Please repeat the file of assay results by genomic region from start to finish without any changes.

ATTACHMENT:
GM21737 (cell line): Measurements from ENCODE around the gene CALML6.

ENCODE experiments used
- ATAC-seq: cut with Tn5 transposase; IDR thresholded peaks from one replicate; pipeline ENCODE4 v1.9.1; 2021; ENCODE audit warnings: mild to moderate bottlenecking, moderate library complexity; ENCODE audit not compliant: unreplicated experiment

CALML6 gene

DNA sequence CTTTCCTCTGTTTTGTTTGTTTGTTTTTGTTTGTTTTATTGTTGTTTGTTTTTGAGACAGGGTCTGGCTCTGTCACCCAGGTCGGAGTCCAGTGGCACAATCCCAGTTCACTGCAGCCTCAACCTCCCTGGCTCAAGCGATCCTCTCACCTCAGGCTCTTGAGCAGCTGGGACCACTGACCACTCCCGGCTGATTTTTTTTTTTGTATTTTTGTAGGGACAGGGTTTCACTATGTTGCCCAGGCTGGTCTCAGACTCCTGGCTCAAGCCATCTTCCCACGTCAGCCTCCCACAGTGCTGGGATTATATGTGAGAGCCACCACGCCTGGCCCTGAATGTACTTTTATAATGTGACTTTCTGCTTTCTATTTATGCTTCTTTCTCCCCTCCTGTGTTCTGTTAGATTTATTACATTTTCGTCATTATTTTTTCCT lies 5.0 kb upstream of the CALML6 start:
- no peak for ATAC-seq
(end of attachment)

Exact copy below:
GM21737 (cell line): Measurements from ENCODE around the gene CALML6.

ENCODE experiments used
- ATAC-seq: cut with Tn5 transposase; IDR thresholded peaks from one replicate; pipeline ENCODE4 v1.9.1; 2021; ENCODE audit warnings: mild to moderate bottlenecking, moderate library complexity; ENCODE audit not compliant: unreplicated experiment

CALML6 gene

DNA sequence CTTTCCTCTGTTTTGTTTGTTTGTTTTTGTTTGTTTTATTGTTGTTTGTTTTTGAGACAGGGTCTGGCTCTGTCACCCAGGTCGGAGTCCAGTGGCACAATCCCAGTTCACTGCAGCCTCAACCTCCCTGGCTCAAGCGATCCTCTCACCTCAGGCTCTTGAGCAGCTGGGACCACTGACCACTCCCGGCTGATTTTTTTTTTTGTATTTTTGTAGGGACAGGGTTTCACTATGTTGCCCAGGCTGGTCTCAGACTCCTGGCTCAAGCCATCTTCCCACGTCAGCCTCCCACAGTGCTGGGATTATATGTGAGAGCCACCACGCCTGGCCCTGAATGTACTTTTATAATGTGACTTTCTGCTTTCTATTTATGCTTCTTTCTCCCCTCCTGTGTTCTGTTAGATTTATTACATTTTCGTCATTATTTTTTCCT lies 5.0 kb upstream of the CALML6 start:
- no peak for ATAC-seq